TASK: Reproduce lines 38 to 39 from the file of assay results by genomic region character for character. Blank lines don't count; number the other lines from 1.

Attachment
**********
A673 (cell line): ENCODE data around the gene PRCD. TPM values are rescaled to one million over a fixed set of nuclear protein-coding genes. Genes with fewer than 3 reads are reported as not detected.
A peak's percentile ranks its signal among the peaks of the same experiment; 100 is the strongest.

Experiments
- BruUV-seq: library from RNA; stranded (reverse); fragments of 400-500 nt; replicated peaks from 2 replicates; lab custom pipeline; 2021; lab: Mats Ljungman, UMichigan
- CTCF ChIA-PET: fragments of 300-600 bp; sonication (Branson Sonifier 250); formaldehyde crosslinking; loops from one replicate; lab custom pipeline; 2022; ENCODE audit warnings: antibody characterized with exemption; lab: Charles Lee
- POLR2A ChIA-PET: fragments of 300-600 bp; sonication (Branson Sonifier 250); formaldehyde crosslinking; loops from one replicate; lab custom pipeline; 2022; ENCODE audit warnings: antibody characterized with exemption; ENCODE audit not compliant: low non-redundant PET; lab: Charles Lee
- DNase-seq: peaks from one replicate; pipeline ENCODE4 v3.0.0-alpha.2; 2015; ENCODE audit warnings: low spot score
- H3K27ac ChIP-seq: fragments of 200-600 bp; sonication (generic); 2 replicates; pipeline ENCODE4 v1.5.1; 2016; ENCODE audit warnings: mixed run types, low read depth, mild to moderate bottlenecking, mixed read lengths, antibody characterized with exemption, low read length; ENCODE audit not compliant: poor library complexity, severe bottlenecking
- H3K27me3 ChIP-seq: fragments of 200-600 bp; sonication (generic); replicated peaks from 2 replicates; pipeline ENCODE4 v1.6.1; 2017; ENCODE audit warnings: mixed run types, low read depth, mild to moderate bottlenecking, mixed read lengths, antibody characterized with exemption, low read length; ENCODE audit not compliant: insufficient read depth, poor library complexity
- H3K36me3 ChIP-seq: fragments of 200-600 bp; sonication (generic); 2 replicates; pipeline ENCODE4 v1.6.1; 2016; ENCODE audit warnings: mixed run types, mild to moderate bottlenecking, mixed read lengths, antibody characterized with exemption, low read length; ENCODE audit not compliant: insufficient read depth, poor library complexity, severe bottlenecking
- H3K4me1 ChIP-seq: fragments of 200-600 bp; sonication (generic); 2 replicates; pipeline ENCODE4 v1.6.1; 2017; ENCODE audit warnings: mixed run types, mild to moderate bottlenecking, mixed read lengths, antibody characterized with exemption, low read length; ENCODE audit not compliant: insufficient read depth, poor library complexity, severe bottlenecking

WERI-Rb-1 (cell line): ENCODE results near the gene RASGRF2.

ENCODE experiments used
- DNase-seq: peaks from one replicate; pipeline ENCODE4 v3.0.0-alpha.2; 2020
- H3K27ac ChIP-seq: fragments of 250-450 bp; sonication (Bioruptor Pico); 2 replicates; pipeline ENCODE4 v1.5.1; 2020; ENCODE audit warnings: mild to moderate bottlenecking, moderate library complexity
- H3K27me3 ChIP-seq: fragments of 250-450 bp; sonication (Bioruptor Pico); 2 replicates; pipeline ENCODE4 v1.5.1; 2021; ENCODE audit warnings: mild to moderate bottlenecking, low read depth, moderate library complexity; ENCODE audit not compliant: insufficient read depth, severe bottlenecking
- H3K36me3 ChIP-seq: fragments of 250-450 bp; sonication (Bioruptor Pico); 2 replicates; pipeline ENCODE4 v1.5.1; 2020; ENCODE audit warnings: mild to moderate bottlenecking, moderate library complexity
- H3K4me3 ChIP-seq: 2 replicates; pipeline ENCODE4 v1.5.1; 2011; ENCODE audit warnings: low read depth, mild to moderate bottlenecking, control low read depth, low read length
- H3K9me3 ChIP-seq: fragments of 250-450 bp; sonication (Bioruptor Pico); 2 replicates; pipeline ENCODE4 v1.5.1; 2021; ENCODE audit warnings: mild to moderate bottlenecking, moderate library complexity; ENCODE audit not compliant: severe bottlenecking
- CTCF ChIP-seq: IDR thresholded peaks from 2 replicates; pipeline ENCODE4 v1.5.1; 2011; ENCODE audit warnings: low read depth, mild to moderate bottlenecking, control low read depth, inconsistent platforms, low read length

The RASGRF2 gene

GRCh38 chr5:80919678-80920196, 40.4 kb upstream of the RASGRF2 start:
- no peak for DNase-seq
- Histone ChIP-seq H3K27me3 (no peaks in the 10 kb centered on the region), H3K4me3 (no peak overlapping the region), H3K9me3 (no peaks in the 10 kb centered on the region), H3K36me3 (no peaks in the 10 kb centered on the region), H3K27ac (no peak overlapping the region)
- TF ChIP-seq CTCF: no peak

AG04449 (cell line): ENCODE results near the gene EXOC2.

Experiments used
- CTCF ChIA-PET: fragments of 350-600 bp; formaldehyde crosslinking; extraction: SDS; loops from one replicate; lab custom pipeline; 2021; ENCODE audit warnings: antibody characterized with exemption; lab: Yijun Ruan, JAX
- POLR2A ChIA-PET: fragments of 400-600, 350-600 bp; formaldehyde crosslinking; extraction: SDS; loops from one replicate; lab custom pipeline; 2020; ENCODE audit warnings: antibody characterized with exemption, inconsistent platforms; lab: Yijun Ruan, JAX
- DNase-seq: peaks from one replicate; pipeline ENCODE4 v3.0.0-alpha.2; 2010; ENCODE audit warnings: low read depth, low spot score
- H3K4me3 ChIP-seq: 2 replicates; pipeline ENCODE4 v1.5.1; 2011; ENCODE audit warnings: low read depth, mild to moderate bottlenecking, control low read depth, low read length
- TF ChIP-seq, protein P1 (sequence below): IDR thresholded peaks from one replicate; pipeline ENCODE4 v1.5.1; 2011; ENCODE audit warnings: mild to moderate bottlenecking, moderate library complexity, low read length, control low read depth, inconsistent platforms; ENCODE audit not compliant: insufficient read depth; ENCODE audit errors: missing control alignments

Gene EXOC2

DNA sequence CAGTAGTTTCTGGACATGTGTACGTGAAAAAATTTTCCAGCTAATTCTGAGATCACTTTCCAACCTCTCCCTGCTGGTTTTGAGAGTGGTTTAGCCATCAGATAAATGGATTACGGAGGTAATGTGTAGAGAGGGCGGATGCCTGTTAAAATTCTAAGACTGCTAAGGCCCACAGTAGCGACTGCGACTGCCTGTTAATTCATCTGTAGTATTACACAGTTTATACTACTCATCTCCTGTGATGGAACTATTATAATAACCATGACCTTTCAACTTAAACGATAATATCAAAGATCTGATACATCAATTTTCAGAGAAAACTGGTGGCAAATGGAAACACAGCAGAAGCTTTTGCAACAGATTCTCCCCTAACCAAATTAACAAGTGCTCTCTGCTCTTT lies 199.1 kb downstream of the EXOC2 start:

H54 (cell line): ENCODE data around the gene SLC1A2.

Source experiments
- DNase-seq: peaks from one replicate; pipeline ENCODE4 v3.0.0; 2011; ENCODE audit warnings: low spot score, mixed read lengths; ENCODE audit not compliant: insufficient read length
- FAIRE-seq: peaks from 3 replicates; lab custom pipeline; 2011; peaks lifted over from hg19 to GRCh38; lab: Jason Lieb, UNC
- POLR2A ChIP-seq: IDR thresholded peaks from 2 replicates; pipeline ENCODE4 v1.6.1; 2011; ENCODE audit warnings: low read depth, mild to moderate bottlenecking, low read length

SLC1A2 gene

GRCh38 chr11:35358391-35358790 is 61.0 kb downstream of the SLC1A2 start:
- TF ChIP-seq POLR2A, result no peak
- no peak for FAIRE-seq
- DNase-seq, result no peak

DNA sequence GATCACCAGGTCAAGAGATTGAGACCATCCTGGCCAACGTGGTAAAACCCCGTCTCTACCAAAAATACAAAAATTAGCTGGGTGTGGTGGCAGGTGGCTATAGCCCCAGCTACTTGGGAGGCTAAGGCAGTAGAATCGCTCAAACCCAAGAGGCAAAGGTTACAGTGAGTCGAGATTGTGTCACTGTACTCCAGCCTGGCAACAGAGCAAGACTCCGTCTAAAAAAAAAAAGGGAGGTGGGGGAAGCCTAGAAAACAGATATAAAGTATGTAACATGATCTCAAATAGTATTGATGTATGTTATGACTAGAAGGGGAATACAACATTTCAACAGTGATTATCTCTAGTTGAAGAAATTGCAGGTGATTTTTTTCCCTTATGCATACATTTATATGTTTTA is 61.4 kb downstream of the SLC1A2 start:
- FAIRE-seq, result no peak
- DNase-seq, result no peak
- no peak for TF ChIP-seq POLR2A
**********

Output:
- FAIRE-seq: peaks from 3 replicates; lab custom pipeline; 2011; peaks lifted over from hg19 to GRCh38; lab: Jason Lieb, UNC
- POLR2A ChIP-seq: IDR thresholded peaks from 2 replicates; pipeline ENCODE4 v1.6.1; 2011; ENCODE audit warnings: low read depth, mild to moderate bottlenecking, low read length